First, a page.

Sikh Army Captain Sues For Right To Wear Turban, Sport Beard In Uniform
A Sikh U.S. Army captain is suing the Army over the right to wear a turban and keep his beard.
Simratpal Singh filed a federal lawsuit Monday to challenge the Army’s rules that he remove his turban and shave his beard, both of which Singh says are protected as religious expression as part of his Sikh beliefs.
Singh, who led a platoon of engineers removing roadside bombs in Afghanistan, was accepted into West Point in 2006 and expected to receive an exemption for his beard. When he didn’t, he shaved but decided to fight for the exemption. The Army granted Singh a temporary exemption in December of last year that was extended until March 31. Not wanting to wait until the exemption ends and he violates the rules, Singh filed suit in the U.S. District Court for the District of Columbia Monday demanding a permanent exemption.
The Becket Fund for Religious Liberty, the religious liberty group representing Singh, points out that Singh is a Bronze Star recipient and that more than 100,000 soldiers have received exemptions for their beards, often for medical reasons such as acne.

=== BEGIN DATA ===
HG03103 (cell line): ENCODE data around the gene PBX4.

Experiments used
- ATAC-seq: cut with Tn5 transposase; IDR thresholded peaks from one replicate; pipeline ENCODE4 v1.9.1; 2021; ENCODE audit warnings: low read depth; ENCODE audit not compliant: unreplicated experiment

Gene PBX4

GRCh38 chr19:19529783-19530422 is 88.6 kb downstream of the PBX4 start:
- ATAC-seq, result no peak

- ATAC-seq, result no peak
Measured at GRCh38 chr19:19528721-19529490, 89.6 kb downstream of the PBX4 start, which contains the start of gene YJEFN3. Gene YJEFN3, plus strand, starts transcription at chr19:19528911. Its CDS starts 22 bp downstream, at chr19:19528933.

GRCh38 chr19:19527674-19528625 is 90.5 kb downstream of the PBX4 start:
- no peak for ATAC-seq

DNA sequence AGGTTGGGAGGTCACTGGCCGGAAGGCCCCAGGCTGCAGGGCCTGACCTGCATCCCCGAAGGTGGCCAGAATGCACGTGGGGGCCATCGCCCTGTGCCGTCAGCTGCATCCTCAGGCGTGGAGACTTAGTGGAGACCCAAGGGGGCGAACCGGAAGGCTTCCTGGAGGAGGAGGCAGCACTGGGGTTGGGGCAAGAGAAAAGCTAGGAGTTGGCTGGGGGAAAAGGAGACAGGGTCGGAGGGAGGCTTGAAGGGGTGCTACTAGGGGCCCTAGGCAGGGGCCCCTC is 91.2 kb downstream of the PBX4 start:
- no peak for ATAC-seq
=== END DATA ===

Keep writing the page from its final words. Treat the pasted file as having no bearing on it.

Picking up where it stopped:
“The Army should be trying to get more soldiers like [Singh], not banning them from serving or punishing them for their beliefs,” Eric Baxter, Senior Counsel at the Becket Fund, said in a statement. “It’s time for the Pentagon to stop playing games and start doing the right thing – for Captain Singh, for Sikh Americans, and for all Americans.”
The Army created stricter rules in 1981 that include beard trimming, but three Sikhs have received exemptions since then, thought they were not combat roles.
The lawsuit also alleges that the Army forced Singh to undergo extraordinary testing measures far beyond other comparable cases. They say Singh had to go through evaluations for mask and helmet fit. A coalition including more than two dozen retired generals and over 100 members of Congress have publicly called for Sikhs to receive an exemption, but the Army has been slow to give these kinds of concessions.
“I am proud to fight for my country, which includes fighting to protect others’ religious beliefs,” Singh said in December after receiving the temporary accommodation. “I simply ask that I be able to continue serving without being forced to give up a core part of my own faith—of who I am.”
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